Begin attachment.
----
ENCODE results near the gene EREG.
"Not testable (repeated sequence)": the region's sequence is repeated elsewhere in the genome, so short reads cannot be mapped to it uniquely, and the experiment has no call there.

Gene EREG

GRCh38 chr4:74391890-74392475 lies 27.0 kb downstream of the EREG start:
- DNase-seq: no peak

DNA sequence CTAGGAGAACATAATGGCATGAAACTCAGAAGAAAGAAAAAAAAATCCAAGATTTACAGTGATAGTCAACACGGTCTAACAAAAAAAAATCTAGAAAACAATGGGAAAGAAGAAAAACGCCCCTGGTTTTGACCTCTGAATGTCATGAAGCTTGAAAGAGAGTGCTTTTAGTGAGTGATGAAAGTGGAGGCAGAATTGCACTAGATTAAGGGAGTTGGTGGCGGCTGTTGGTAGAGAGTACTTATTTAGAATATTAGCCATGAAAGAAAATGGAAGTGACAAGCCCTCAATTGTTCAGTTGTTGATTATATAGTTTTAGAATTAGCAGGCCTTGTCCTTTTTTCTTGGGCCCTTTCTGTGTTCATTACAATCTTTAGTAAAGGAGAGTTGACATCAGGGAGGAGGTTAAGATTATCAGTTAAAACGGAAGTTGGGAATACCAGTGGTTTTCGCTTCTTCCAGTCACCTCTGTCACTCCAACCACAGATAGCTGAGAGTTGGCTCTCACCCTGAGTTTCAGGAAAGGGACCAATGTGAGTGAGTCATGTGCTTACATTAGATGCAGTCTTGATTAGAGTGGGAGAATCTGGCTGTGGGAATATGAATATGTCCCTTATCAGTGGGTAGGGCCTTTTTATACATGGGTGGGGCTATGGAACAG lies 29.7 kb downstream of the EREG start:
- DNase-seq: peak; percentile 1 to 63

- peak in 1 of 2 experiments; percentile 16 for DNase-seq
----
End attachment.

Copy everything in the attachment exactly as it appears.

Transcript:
ENCODE results near the gene EREG.
"Not testable (repeated sequence)": the region's sequence is repeated elsewhere in the genome, so short reads cannot be mapped to it uniquely, and the experiment has no call there.

Gene EREG

GRCh38 chr4:74391890-74392475 lies 27.0 kb downstream of the EREG start:
- DNase-seq: no peak

DNA sequence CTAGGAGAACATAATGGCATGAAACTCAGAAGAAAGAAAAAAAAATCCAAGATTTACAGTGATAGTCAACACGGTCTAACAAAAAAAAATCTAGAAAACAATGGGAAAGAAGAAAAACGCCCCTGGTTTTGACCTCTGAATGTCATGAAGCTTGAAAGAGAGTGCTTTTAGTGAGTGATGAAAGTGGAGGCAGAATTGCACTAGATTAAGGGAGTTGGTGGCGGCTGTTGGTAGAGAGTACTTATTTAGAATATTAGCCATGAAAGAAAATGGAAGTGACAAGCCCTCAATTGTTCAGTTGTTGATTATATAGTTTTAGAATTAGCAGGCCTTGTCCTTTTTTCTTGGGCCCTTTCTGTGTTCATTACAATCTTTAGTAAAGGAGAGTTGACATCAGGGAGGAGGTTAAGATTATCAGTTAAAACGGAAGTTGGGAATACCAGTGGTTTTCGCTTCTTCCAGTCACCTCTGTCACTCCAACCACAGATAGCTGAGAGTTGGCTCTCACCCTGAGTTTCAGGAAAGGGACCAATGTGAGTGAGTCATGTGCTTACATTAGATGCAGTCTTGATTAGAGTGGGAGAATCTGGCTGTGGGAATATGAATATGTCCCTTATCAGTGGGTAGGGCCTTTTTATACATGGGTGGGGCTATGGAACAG lies 29.7 kb downstream of the EREG start:
- DNase-seq: peak; percentile 1 to 63

- peak in 1 of 2 experiments; percentile 16 for DNase-seq